Well, maybe, but if you listen to the plaintiffs' experts in any given mass tort litigation (you can take your pick), the data are just as compelling in all of those cases. Rezulin, HRT, diet drugs, Baycol, Vioxx -- in all of them, according to the plaintiffs, the warning signs were just as stark as they appear to be here. But here the development stops. Is it a different standard being applied or were the purported warning signs different in kind in the prior cases?
(Incidentally, given the indication of these drugs, it may well be that the numbers of lives saved by the combination of LDL reduction and HDL increases would exceed the number of fatalities from side effects. (I think it probably wouldn't be, but depending on the treatment population, it's certainly not impossible. Probably still the right thing to stop development, but it's interesting to consider.))
So says The American Lawyer, sort of anyway.
The article attributes the more aggressive approach of defendants in more recent mass tort litigations to more favorable legislation and courts in key states like Mississippi and Texas. While I'm certain that played a part, I think some of it may have simply been a recognition that the approach taken in (for instance) the diet drug litigation simply couldn't be followed again, at least in the cases in question, where a very clear line could be drawn between serious and less-serious claims, or where the cases had significant causation problems. The nature of the products (life-saving versus lifestyle, for instance) was probably in play as well.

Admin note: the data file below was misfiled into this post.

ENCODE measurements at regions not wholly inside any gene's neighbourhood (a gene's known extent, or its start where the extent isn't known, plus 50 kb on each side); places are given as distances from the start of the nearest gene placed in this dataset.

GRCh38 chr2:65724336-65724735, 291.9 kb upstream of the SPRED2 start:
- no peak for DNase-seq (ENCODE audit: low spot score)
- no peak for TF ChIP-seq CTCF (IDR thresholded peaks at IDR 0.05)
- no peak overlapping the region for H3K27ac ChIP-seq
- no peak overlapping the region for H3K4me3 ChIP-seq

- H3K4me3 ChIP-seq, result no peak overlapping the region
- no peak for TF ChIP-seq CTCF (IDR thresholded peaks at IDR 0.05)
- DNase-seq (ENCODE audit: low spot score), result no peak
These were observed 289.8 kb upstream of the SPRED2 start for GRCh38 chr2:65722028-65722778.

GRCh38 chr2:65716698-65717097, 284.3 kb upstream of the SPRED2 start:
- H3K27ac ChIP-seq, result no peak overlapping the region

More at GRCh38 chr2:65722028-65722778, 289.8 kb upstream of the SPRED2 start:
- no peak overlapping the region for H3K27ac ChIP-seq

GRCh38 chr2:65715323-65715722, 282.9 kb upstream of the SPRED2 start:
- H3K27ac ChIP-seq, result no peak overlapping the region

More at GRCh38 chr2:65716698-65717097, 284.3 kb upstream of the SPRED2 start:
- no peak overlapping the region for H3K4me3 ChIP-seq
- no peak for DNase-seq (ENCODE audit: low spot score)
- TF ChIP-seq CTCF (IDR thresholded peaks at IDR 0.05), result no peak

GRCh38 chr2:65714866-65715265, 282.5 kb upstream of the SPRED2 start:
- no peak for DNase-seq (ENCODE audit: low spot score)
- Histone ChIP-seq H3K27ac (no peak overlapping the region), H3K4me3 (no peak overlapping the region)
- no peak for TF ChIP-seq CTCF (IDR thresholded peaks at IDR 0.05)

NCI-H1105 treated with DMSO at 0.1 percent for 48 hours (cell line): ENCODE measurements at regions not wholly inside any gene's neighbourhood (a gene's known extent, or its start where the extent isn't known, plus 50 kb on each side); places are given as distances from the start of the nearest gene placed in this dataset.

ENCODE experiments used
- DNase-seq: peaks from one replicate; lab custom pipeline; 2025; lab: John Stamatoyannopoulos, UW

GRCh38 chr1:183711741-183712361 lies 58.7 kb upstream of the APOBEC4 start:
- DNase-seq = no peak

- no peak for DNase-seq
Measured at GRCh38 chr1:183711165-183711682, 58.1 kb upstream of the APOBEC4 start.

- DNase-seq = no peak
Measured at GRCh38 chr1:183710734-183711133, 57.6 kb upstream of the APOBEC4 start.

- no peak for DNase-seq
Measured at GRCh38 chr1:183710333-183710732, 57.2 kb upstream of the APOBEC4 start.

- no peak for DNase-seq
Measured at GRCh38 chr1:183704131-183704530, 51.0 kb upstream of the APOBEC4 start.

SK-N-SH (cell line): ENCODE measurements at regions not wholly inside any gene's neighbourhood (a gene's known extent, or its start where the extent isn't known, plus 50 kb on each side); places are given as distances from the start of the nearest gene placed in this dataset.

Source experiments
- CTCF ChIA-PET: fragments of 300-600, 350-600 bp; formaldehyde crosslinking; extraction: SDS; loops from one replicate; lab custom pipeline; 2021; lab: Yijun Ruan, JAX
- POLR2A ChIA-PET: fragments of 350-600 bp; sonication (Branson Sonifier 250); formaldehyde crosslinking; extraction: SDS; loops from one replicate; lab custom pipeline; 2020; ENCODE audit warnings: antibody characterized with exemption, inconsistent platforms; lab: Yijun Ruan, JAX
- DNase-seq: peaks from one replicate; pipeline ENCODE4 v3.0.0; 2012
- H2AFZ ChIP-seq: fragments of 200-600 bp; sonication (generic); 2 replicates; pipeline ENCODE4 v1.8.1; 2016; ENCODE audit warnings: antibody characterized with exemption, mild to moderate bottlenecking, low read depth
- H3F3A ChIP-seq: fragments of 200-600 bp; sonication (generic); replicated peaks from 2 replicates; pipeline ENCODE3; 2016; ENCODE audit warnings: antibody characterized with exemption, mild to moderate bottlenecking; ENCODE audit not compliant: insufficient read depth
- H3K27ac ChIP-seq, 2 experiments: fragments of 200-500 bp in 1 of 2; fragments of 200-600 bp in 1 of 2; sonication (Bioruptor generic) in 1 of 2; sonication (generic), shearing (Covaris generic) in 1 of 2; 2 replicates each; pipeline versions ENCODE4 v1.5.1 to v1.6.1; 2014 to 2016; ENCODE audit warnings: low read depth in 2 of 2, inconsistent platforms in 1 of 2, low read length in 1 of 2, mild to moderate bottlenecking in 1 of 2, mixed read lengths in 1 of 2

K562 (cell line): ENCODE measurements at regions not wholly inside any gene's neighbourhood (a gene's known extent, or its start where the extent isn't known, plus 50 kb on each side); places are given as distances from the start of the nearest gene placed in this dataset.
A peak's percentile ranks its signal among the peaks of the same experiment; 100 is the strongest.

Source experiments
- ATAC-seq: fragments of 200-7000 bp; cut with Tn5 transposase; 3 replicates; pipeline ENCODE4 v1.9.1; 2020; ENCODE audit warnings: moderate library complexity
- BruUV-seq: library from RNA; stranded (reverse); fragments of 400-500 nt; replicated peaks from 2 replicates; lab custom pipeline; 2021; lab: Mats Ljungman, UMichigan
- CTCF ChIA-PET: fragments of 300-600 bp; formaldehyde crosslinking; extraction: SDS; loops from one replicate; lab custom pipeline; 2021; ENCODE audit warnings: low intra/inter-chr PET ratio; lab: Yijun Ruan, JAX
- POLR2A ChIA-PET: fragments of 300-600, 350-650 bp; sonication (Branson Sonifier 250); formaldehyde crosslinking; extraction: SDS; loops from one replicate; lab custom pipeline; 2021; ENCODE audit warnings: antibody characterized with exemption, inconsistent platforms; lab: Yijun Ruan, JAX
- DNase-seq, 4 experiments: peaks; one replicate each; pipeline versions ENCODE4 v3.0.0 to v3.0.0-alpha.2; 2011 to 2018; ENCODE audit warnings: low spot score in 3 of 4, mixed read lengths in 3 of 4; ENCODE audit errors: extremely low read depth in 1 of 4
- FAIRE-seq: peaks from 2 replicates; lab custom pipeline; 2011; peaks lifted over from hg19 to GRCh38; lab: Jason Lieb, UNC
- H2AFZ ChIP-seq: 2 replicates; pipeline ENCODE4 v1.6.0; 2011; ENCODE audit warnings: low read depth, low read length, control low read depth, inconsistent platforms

Put another way, the changes in the key jurisdictions surely made it easier for the defendants to take a more aggressive approach. But that approach may well have been the same even in the absence of reforms. Not every mass tort could be the diet drug litigation, either ten years ago or ten years from now. It's pretty early to say the cases are done.
(Disclosure: I do a small amount of consulting for some of the pharmaceutical companies referenced in the article and am involved in some of the litigation referenced.)
The recent spate of E.coli incidents appears likely to trigger significant changes to the food safety regulatory scheme, according to a story in yesterday's Washington Post, possibly consolidating the federal oversight into one agency. The story suggests that the industry is generally supportive of the efforts (though cautious about the consolidation); I wonder if they're hoping to get some preemption fit into the scheme.
Monday, December 11, 2006
...that's the pitch of ReputationDefender.com, which -- along with defamation law in the Internet age -- is discussed by Julie Hilden at Writ. I don't get to defamation in my Torts class (curse the four-credit Torts!) but maybe you do.